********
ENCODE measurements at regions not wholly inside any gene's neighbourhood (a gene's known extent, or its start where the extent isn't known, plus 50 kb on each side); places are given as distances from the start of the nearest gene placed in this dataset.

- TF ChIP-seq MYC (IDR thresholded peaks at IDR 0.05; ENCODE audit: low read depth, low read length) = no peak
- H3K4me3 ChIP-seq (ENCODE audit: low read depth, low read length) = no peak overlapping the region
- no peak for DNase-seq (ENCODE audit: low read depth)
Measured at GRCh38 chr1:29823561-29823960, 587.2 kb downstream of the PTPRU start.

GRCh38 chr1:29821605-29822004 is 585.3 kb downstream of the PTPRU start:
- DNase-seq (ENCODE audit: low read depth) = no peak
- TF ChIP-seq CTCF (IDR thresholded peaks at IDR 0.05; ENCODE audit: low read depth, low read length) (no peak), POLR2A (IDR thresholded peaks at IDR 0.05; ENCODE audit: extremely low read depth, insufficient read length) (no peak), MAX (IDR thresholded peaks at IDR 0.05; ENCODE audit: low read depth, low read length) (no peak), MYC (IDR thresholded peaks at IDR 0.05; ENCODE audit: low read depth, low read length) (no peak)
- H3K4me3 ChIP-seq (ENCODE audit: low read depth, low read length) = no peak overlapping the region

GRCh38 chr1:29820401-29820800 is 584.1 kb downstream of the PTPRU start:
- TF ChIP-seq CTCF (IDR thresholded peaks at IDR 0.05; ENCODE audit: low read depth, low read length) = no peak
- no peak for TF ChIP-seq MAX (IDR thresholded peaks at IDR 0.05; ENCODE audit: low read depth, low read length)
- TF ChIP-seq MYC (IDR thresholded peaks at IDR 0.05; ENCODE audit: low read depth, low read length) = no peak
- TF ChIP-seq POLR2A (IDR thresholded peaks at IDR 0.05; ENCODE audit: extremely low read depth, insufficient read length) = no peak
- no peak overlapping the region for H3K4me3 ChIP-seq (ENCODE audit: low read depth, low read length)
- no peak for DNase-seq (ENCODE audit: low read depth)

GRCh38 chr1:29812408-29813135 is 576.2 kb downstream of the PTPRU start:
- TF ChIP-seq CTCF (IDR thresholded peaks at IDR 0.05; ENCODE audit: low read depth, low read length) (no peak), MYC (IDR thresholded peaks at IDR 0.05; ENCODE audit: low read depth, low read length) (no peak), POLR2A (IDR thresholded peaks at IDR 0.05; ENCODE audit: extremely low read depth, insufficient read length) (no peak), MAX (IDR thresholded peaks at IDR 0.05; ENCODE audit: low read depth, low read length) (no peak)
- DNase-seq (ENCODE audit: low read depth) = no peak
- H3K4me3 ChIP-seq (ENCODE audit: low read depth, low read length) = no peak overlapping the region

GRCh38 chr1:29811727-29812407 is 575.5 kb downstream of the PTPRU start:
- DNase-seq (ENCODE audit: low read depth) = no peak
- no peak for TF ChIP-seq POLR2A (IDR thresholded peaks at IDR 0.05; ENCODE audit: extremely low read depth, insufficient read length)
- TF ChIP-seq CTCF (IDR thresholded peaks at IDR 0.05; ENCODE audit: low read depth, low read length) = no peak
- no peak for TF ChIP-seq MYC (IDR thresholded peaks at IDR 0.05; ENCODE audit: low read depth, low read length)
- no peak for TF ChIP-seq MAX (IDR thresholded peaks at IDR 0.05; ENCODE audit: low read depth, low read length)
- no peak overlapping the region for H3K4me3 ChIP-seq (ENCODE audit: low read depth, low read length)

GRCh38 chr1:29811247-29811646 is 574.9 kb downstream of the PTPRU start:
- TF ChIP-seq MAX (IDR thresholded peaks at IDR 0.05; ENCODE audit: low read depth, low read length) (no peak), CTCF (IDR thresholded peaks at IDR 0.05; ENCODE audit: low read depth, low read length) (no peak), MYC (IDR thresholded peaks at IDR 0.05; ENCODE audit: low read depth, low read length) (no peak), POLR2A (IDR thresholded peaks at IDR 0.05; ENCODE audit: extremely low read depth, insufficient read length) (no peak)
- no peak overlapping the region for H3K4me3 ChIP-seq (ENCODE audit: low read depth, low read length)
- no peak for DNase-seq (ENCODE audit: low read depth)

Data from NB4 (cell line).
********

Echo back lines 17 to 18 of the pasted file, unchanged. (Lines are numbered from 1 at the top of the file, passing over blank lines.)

GRCh38 chr1:29812408-29813135 is 576.2 kb downstream of the PTPRU start:
- TF ChIP-seq CTCF (IDR thresholded peaks at IDR 0.05; ENCODE audit: low read depth, low read length) (no peak), MYC (IDR thresholded peaks at IDR 0.05; ENCODE audit: low read depth, low read length) (no peak), POLR2A (IDR thresholded peaks at IDR 0.05; ENCODE audit: extremely low read depth, insufficient read length) (no peak), MAX (IDR thresholded peaks at IDR 0.05; ENCODE audit: low read depth, low read length) (no peak)